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Refco Freezes Customers' Accounts in Unit for 15 Days

The broker's ratings are slashed deeper into junk status on doubts about its liquidity.

October 14, 2005|From Associated Press

Commodities broker Refco Inc., struggling with daily revelations in an accounting scandal, said Thursday that it would freeze customers' accounts in one of its subsidiaries for 15 days because the unit might not have enough cash on hand to operate normally.

The news, coming one day after Refco's former chief executive was indicted on federal securities fraud charges, prompted the New York Stock Exchange to halt trading in Refco's stock, which may become a permanent delisting if the company doesn't give investors more information on its finances.

In addition, the company's credit ratings were slashed, with Standard & Poor's warning that there was "substantial doubt" about the entire company's liquidity. And analysts said that although its other subsidiaries appeared to be running normally, Refco's customers -- which include hedge funds involved in Refco's main derivatives and futures trading -- might decide to move their accounts elsewhere.

"Refco's main business is really its prime brokerage for futures trading," said Denise Valentine, senior analyst at Celent, a financial consulting group. "Most of its business and customers are probably unaffected by this freeze. But it's going to cast a long shadow over the entire company."

The frozen accounts are held by Refco Capital Markets Ltd., an unregulated offshore broker for stocks, bonds and currencies that former CEO Phillip Bennett allegedly used to help hide as much as $545 million in bad debts. The Justice Department on Wednesday charged Bennett with allegedly causing Refco to file fraudulent statements to securities regulators because of his activities. He is free on a $50-million bond.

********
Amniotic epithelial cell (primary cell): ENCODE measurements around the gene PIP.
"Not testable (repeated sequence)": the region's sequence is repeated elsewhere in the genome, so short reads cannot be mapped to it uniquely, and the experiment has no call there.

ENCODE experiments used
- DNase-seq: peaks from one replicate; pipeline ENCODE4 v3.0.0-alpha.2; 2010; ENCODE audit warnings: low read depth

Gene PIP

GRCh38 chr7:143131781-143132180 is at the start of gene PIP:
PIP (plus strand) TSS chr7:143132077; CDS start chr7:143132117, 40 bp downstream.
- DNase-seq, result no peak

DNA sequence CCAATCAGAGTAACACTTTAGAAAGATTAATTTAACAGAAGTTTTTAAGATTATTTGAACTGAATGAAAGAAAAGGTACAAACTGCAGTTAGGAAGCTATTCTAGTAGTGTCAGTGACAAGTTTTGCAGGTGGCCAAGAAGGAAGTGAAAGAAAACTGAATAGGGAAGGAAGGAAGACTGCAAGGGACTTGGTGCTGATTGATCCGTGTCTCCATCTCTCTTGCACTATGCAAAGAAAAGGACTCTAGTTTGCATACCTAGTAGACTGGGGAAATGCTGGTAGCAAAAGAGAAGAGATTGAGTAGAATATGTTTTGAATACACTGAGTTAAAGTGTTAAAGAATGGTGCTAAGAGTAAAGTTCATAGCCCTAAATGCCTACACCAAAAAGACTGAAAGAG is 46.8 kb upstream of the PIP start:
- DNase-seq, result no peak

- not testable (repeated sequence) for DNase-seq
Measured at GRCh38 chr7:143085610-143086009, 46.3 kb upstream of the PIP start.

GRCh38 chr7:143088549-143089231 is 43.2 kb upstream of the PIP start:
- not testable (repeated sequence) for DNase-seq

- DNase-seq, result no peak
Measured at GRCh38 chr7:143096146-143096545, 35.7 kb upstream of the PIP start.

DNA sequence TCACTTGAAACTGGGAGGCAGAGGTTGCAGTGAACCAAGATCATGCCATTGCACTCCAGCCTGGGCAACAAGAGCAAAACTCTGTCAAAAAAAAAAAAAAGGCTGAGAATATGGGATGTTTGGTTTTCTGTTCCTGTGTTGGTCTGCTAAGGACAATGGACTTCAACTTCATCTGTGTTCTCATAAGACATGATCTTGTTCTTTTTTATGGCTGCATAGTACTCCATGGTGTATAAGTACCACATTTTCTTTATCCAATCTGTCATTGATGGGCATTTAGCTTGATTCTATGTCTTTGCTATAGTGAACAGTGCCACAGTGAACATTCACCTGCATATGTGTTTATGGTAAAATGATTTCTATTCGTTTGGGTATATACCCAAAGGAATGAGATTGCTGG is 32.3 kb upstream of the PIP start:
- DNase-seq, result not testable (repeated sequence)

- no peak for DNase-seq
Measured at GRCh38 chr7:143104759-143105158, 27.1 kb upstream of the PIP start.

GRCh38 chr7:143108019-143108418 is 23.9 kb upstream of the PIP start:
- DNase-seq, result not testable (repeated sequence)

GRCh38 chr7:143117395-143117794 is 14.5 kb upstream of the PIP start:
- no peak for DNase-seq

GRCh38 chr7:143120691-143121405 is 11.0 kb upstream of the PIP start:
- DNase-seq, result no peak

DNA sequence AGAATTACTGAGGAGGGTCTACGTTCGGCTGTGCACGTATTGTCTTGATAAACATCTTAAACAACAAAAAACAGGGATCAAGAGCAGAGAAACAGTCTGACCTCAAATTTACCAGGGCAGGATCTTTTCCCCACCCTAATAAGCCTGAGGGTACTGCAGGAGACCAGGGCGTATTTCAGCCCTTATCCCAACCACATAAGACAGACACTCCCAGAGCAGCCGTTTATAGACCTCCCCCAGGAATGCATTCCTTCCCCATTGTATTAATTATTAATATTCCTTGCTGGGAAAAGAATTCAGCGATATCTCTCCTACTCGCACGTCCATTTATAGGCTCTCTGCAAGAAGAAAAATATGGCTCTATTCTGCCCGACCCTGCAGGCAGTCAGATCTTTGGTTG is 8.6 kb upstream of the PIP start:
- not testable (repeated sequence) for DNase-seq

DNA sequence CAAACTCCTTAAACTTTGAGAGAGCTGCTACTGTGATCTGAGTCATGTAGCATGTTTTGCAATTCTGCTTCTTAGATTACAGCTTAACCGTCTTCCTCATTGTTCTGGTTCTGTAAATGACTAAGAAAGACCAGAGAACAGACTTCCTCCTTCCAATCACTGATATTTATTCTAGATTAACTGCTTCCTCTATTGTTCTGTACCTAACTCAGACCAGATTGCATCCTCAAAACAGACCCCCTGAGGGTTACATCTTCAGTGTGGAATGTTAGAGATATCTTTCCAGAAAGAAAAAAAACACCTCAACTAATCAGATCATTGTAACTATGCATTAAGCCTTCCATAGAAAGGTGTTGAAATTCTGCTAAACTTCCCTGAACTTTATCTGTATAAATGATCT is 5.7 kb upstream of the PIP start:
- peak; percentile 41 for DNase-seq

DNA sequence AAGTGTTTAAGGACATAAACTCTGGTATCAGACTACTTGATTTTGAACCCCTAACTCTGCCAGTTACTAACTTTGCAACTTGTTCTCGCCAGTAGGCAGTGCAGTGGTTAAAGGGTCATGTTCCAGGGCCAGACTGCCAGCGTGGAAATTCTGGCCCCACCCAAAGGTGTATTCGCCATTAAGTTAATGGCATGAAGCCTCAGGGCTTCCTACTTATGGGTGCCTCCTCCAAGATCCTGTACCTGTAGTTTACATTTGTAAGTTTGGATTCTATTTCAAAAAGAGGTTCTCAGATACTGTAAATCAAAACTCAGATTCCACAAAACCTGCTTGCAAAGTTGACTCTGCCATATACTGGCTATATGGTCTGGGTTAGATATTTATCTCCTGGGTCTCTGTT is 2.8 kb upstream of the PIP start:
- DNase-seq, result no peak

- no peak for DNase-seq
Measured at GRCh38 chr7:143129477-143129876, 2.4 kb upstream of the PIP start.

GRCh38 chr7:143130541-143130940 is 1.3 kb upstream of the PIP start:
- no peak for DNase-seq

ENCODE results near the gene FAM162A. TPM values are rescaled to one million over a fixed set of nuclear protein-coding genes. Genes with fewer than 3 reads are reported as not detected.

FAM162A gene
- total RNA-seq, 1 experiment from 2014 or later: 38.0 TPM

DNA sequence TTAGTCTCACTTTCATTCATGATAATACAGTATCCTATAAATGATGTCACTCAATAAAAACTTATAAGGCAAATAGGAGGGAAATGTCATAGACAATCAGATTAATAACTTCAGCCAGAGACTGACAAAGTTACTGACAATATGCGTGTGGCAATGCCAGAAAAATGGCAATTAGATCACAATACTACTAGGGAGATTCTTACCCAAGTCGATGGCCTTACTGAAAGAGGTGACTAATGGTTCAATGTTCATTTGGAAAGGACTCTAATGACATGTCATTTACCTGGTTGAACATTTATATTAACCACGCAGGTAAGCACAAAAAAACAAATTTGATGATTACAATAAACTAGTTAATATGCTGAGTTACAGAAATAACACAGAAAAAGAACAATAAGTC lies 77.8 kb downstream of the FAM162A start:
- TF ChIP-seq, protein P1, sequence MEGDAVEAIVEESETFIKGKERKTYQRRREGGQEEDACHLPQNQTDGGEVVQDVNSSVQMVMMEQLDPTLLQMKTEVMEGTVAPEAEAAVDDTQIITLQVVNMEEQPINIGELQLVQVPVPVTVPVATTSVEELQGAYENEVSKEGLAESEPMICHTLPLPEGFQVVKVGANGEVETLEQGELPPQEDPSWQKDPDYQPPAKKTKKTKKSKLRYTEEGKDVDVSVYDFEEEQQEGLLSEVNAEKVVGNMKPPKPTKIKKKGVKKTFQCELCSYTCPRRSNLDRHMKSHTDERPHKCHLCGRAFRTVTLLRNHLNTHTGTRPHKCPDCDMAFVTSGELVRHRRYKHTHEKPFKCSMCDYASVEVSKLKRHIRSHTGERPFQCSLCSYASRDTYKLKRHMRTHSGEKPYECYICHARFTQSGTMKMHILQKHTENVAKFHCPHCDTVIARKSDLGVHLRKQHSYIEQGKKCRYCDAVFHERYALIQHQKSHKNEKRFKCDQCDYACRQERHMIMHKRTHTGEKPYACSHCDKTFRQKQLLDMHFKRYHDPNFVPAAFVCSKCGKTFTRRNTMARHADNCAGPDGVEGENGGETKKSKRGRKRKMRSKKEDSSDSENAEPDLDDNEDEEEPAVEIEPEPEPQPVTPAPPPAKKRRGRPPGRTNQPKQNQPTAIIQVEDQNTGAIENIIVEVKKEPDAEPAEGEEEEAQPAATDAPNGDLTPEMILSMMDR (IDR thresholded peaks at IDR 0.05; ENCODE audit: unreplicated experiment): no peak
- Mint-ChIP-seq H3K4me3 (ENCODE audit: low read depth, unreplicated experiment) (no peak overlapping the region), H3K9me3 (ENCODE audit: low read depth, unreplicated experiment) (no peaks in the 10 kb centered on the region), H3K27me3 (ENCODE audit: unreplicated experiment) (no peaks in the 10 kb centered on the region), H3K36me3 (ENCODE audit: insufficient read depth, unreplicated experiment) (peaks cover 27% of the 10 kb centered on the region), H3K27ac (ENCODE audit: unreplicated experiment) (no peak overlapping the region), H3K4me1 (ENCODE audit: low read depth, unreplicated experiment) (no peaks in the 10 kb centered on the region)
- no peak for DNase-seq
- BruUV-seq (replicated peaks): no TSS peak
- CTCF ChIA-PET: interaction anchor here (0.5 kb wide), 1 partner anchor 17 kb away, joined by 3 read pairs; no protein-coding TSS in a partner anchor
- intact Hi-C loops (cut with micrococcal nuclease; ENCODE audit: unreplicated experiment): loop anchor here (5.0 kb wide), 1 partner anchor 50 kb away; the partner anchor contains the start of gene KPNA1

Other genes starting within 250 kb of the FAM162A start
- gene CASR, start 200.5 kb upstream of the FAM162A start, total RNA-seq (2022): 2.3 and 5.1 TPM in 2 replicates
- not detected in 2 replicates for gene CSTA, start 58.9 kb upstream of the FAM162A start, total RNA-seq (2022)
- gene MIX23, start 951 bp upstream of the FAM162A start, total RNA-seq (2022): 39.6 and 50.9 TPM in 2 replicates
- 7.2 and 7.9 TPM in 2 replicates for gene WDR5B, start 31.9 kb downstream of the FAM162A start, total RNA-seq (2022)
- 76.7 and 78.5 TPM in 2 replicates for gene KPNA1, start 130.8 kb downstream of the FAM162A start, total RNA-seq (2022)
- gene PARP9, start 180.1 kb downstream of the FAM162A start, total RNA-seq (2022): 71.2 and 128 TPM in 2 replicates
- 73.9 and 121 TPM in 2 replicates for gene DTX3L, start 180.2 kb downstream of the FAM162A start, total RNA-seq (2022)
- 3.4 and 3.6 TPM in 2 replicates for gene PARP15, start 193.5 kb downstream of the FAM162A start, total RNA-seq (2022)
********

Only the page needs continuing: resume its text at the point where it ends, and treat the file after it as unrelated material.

In a statement, Refco said it would put a 15-day moratorium on all the unit's transactions -- effectively preventing customers from withdrawing money from their accounts -- "to protect the value of the enterprise."

A spokesman for Refco did not know how many accounts or how much money would be frozen. Although Refco's regulatory filings do not list revenue from each subsidiary, the company's statement said Refco Capital Markets "represents a material portion of the business of the company."

Other subsidiaries have enough liquidity to keep operating normally, the company said. Those regulated subsidiaries deal in futures commissions, derivatives and commodities and are considered the company's main line of business.

The wave of bad news prompted the Chicago Mercantile Exchange, the nation's largest futures exchange, to issue a statement saying that Refco, a major customer of the Merc, remained in good standing there, and that the Merc had a framework of oversight and regulation to protect investors.

Shares of Chicago Mercantile Exchange Holdings Inc. fell $8.60 to $310.40. Refco fell $2.95 to $7.90 before trading in its shares was halted ahead of the company's announcement.

Refco's bond and credit ratings suffered new downgrades on the news. "Standard & Poor's believes that there is substantial doubt concerning the liquidity of Refco," the credit-rating firm said. S&P lowered Refco's counterpart credit rating from B-plus to B-minus, and Refco's own corporate bonds were lowered from B-minus to CCC. All the new ratings put Refco's debt firmly within "junk" status.

The capital markets subsidiary is at the center of the accounting troubles at Refco. Bennett is accused of moving uncollectable debts in and out of that subsidiary and other entities to hide that the company was counting debts as revenue, even though it realistically was unlikely to collect on those debts.

Refco announced the irregularities Monday, placing Bennett on leave after he repaid $430 million with interest to the firm. Santo Maggio, head of Refco Capital Markets and Refco Securities, also was placed on leave.

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